Heres a summary of what we talked about:

Need to retain the same file structure so that pluggins continue to work. 

Basically we have existing pluggins that use this file structure, we need to honor it.
This is not directly related to what we are talking about, but it does mean that we need to move static files out of 
/openstack_dashboard/static/MYDASHBOARD/* and into

Auto-discovery of static resources will need to also honor the pluggin model above, hence the file structure above.
You will still need to manually define the ADD_ANGULAR_MODULES in your enabled file, auto-discovery doesn't know what you want enabled.
Sean's patch is going to do that, but having some issues with SCSS.

hz.dashboard module will be empty because the hz.dashboard.MYDASHBOARD module will live at the app level via
ADD_ANGULAR_MODULES. I would argue that it makes no sense to have an empty module, my preference is to just delete it.
Constants are globally available in the app, something I think actually should be avoided, not encouraged.

Having and workflow in the enabled file is not correct.
They are core components needed by all dashboards and should be loaded by default, not via the pluggin mechanism.

Lets say I have my own dashboard call MYDASHBOARD, and I decided to disable all other dashboards except mine,
all of a sudden, things will break horribly because tech-debt and workflow are not loaded. I would have to either:
a. load the _10_project enabled file
b. copy/paste over the dependencies from _10_project

Furthermore, if I have hz.dashboard module, where do I load that, in _10_project or _x_MYDASHBOARD?
Same issue when I disable entire dashboards.

Tyr's patch will address this problem by having a core module.

-----Richard Jones <> wrote: -----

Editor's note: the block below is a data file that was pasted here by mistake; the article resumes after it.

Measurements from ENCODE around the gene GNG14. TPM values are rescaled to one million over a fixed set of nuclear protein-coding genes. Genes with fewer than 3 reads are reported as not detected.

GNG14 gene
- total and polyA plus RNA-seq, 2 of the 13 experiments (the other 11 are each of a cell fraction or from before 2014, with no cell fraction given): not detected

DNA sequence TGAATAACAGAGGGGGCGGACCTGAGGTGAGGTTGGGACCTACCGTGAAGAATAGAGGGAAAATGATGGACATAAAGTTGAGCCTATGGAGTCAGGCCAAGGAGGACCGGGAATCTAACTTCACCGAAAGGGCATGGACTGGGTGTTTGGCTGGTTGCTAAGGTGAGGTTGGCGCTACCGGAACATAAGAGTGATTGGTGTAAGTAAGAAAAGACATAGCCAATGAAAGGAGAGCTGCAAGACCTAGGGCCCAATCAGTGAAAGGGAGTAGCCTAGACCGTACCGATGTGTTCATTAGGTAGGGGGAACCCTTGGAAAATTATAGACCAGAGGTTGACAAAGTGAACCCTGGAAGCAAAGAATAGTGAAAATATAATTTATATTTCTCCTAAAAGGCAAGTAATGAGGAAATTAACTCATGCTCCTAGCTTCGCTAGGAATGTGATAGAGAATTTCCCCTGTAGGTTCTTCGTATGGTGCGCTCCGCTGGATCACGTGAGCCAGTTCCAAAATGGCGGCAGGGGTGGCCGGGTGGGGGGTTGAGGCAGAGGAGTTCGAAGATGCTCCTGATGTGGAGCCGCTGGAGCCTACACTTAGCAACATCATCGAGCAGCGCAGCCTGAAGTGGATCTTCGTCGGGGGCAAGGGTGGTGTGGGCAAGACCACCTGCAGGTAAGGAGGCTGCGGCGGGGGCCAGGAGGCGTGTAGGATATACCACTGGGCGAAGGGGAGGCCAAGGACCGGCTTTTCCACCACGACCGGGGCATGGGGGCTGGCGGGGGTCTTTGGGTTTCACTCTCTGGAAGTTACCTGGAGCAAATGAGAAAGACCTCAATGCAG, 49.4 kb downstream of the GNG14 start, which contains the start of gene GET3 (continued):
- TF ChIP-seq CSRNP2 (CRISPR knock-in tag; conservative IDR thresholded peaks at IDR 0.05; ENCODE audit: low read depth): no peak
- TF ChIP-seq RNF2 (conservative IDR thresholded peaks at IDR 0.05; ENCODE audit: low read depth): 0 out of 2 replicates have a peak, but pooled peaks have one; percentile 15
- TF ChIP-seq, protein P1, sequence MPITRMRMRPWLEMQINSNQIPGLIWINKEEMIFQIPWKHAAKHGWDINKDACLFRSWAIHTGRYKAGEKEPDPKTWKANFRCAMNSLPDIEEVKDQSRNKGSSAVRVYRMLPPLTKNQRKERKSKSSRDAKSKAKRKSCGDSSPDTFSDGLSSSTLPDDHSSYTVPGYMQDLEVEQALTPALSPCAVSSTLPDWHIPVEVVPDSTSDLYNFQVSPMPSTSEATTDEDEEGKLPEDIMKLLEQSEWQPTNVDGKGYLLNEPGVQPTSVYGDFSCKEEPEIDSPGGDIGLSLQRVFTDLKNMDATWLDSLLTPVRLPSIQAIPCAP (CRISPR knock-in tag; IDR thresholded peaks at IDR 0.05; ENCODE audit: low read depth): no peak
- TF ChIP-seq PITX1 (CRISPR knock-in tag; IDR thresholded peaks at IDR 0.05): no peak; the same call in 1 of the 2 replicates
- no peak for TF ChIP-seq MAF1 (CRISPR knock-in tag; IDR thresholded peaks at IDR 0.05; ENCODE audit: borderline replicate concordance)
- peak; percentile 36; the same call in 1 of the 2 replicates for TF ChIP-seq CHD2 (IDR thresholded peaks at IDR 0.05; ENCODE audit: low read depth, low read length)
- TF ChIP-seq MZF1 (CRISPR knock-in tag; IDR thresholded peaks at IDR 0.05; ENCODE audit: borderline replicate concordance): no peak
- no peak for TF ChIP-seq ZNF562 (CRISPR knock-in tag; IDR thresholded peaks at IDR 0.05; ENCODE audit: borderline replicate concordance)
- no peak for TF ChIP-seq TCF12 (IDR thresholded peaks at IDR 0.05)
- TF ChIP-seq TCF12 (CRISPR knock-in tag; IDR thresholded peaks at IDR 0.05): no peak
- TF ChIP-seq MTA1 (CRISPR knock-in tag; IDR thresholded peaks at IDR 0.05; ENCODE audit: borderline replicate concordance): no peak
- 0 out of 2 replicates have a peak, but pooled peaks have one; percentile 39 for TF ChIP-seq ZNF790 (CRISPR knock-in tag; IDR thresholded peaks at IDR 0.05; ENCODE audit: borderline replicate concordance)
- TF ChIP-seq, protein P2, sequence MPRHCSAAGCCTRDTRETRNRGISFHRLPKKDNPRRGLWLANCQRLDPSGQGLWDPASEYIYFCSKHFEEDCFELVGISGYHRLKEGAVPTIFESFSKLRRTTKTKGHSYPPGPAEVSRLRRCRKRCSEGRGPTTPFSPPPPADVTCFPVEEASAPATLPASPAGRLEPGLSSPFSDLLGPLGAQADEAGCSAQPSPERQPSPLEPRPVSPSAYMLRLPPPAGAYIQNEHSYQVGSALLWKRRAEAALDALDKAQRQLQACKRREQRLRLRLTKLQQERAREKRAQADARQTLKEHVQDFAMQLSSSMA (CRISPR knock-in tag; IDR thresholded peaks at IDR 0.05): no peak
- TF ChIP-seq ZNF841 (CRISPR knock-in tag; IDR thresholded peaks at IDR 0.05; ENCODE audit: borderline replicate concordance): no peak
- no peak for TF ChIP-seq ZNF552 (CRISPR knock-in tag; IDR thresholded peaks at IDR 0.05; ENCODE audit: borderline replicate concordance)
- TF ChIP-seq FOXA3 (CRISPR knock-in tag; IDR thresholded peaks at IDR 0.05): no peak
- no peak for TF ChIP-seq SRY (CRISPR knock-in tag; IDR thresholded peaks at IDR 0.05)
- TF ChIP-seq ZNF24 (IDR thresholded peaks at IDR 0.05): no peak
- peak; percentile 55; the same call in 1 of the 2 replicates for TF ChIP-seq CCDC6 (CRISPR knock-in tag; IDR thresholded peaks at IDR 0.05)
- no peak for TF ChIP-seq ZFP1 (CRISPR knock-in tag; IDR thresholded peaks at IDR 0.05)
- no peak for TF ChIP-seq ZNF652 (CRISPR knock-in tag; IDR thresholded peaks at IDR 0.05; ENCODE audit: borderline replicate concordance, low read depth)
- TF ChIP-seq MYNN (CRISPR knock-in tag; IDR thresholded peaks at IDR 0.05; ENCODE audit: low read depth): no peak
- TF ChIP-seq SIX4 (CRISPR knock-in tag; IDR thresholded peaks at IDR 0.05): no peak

To: "OpenStack Development Mailing List (not for usage questions)" <>
From: Richard Jones <>
Date: 06/19/2015 03:49PM
Subject: [openstack-dev] Angular dependencies and the hz.dashboard namespace

The "Adding Angular Identity Dashboard"[1] patch exposed an issue I saw previously that worried me[2].

I believe during recent Horizon work the concept of angular module namespaces and dependencies have been conflated. There's this idea that if you create a submodule inside a module namespace you *must* have that module depend on that submodule. I believe that is incorrect - just look at the angular codebase itself, and how it is used. If you want the ngCookies module in a couple of places then you have those modules depend on ngCookies (or, more likely, you just add it as a dependency to the app). The point is it's not just added automatically to the "ng" module as a dependency. If you need to use a module's functionality, you depend on the module. You don't just have all your modules *automatically* pulled in as dependencies. I have proposed a patch to remedy this for the existing "optional"[3] project dashboard[4].

I believe it is unnecessary to add extension of the hz.dashboard dependency list[5] since we already have an extensible dependency list for the application itself (which the hz.dashboard dependency list just extends).

To answer the question explicitly raised "what is the point of having the hz.dashboard module if it has no dependencies?" It does two things: it defines the namespace in a formal manner (by itself unnecessary, but it's still nice to do) and it defines a constant which is used by other code. Eventually it may define more. There is an important difference between Python modules and Angular modules here - using a Python module like hz.dashboard in this way could cause problems because of the way Python sub-module namespaces and import ordering work. Angular's modules work very differently, and are not burdened by the same issues. In Python that constant would most likely have to be pushed out to a sub-module to avoid import loops.


[3] There may be other issues that prevent the project dashboard being optional - there are dependencies in Python-land from the admin dashboard hard-coded over to the project dashboard, for example. It might be a good idea to remedy that, since I think it probably exposes some other structural issues in the plugin mechanism we're providing to deployers.

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